Intro: How to Cast an Ear in Plaster | DIY Earring Display Stand for Jewellery Photography
I have wanted to have a go at casting plaster for ages, and since I've never seen an ear attempted, I thought it would be a good choice. Of course, I realised quite quickly why I haven't seen an ear cast before....it's very tricky!
I don't want my hair getting stuck in the alginate, and I don't want alginate in my ear canal, so I decided to use an ear model in place of a real ear :)
My second idea was to turn this cast ear into an earring display stand. I sell jewellery online and showing proportions is always difficult so this is going to be really handy.
I hope you enjoy this tutorial, and thanks for reading.
Remember to be careful around plaster....it can be irritating to skin, you mustn't breathe in the powder, and it heats up as it sets so caution is required.
Step 1: What You Will Need
- Realistic silicone ear model; often listed under medical supplies, I found mine on Ebay for about £8 or so.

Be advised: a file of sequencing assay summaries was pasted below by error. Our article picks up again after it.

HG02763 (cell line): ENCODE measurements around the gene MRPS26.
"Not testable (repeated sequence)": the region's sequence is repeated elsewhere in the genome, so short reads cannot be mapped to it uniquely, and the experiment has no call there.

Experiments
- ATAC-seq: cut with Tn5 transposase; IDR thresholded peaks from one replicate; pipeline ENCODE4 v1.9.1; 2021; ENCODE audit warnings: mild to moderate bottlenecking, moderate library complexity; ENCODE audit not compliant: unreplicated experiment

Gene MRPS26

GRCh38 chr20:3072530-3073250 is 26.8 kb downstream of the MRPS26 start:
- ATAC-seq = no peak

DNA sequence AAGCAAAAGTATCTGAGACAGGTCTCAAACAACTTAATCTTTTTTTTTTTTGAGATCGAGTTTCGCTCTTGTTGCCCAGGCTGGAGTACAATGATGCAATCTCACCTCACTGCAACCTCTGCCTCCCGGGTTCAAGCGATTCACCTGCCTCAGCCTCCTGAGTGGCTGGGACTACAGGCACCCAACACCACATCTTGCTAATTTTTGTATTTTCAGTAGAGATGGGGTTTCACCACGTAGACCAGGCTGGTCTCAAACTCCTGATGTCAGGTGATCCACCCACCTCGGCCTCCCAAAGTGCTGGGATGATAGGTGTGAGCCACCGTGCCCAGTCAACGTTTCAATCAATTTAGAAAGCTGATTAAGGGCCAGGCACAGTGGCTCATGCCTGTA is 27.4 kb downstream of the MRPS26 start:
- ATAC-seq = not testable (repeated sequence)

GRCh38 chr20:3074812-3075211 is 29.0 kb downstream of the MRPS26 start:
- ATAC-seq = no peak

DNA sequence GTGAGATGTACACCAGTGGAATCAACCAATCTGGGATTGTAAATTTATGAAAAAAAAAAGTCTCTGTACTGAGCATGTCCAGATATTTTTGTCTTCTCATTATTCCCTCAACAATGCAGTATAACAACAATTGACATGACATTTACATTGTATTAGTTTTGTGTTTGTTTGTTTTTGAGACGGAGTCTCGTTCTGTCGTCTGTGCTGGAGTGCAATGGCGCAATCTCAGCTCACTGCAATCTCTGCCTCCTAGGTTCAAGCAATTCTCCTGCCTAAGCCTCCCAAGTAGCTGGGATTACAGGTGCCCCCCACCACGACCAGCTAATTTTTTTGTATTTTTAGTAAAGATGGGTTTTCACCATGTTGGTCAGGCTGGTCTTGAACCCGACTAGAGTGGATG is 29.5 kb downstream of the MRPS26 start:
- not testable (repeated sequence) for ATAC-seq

Why did I not use a real ear? Well, unfortunately ears are very tricky things, often with a lot of hair next to them that gets in the way, and I don't want to risk getting alginate stuck in my ear hole either!
- Plaster; Fine casting plaster powder.
- Alginate; Moulding material often listed as dental supplies.
- Mixing cups/bowls; at least half a litre in volume, probably bigger. Small cups get awkward to use. Large plaster bowls would be perfect.
- A container for making the mould in; Because my mixing cups were larger at the base than the pieces I wanted to cast, I just used those to make the mould in. I've seen people use empty pop bottles, DIY cardboard moulds lined with plastic bags...you need a leakproof container, basically, that is a little larger than what you want to cast.
- Stirring stick; paint stirrer or plaster spatula for instance. I used a lollipop stitck but it was too small to be efficient.
- A stand for the ear; I used the stand of a 'helping hand' that I use for soldering.
- Measuring jug
- Weighing scales; Accurate digital scales if at all possible. My kitchen scales are not accurate and I think cause a few problems for me in terms of the mixing ratio.
- Drill/mini drill
- Glue; For attaching plaster piece together, which you may or may not needing depending on your design. I used superglue for this (UHU all-purpose). I also covered the finished cast with a diluted 'PVA Bond' glue which is meant for porous surfaces.
- Polymer clay, ceramic tile/baking tray, oven; I used a small amount of FIMO to cast an additional part for my stand, but this could be optional as you may choose to drill the hole for the stand directly into the base of the ear shape.